Restrategizing anti-Naxalite operations is key to end Maoist insurgency

avatar Rattan Chand Sharma Tuesday 7th of May 2024 01:34 PM

Maoist insurgents in a jungle camp somewhere in the so-called Red Corridor. (File photo for representation.)

“He will win who knows when to fight and when not to fight.” ~ Sun Tzu

The above quote by the ancient Chinese philosopher and the author of “Art of War” aptly applies to the anti- Naxalite operation of the Border Security Force and the District Reserve Guard in north Bastar’s Kanker in Chhattisgarh. The successful and very well-coordinated Kanker operation is a milestone in history of Naxalism, wherein the BSF daredevils neutralized 29 Naxalites on April 16.

The operation was very well planned and executed. It not only surprised the Naxalites, who are also referred to as Maoists due to their ideology, but also enabled the BSF and other security forces to achieve moral ascendancy over the insurgents and demoralize them. It will also help security forces to instil a sense of security, trust, and confidence among locals.

The Naxalites have a tradition and history of realistically analysing and brainstorming each operational failure and success, drawing the right lessons, and integrating these lessons into their tactics. The security forces too need to draw the right lessons from the successful operation and not gloss over shortcomings in the euphoria of success.

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Chhattisgarh’s Bastar division is plagued with the menace of Naxalism comprising seven districts – Bastar, Bijapur, Dantewada, Kanker, Kondagaon, Narayanpur, and Sukma. The entire region except Kanker falls in south Bastar.

An analysis of Naxalism in Chhattisgarh brings out that the Bastar division comprises inhospitable and scarcely populated Abujmarh region is highly infested with Naxalism. However, with aggressive spread of the security umbrella and targeted area domination aided by technical inputs, the security forces have successfully contained and constricted the influence zone of Naxalites, resulting in a steady decline in the insurgency. This operation also proved that the Naxalites still had a presence in the Bastar division and posed a threat to the security of the region.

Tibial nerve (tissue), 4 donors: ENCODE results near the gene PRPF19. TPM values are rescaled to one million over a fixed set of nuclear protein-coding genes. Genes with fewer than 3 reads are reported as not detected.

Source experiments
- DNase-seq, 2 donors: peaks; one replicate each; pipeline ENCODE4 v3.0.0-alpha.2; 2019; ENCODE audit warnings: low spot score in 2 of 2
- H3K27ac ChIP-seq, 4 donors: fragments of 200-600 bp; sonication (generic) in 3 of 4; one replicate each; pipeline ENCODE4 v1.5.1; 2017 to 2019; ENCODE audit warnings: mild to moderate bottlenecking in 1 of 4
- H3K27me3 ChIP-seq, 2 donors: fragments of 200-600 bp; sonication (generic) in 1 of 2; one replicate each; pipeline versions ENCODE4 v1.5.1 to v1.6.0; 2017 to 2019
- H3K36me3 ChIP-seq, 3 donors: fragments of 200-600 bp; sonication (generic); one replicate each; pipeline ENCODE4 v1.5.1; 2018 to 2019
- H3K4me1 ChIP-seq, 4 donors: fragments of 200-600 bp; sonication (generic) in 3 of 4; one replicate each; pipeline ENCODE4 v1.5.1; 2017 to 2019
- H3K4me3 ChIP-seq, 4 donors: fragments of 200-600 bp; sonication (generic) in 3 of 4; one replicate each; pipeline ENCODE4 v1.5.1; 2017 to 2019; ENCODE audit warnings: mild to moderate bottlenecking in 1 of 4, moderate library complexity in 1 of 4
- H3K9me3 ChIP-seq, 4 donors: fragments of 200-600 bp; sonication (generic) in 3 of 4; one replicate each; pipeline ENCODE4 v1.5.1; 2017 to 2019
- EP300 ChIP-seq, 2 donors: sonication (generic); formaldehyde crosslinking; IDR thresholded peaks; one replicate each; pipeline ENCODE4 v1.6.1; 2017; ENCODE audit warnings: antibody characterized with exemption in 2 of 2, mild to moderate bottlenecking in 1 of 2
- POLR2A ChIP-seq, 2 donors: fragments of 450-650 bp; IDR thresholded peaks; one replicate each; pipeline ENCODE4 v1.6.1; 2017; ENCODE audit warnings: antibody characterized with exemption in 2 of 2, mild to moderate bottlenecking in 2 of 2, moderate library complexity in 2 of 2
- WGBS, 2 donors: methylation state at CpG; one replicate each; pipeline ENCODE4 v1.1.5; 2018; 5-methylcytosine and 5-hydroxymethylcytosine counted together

It is a fact that the Naxalite spread and dominance was more pronounced in south Bastar in comparison to north Bastar; and north Bastar was considered comparatively less prone to Naxalite violence. However, this myth stands shattered with the highly successful operation of the BSF in the Hapatola forest division between Binagunda and Koronar villages under Chhotebetia police station.

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The operation has established the fact that tentacles of Naxalism are still intact in the Bastar division and the security forces need to plan with enhanced vigour, restrategize incorporating precaution and aggression in their plans to neutralize the insurgents without any collateral damage, which they might attempt to tarnish image of security forces and put them on defensive. The momentum gained from the success of the April 16 Kanker operation must be maintained.

The history of the Naxalite insurgency is replete with instances wherein the insurgents have avenged security forces’ actions even after considerable lapse of time by inflicting damage to security forces.

Now, rattled by the heavy setback in Kanker, the Naxalites must be waiting and planning to avenge the killing of their comrades. Hence, the need for forces operating in so-called Red Corridor geographical limits especially in Chhattisgarh, Jharkhand, and Odisha to maintain a high level of alertness to thwart the insurgents’ designs. The security forces must maintain alertness in day-to-day activities especially in routine area-domination operations and campus security since the time and initiative rests with Naxalites as they operate in familiar territory and terrain, and have a lot of patience to wait for the right opportunity.

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As history shows, March to June is the time the Naxalites choose to retaliate because the People’s Liberation Guerrilla Army, which is the armed wing of the outlawed Communist Party of India (Maoists), observes a period of tactical counteroffensive campaign (TCOC) to fine-tune their drills and impose caution upon security forces.

Now, summers have already set in, the temperatures will peak up to maximum in May and June, followed by monsoon. This will impose limitations upon security forces for long-range dominance operations. This will provide an automatic advantage to the Naxalites being the sons-of-soil operatives. The Naxalites sometimes do extend their tactical counteroffensive campaign beyond June as well.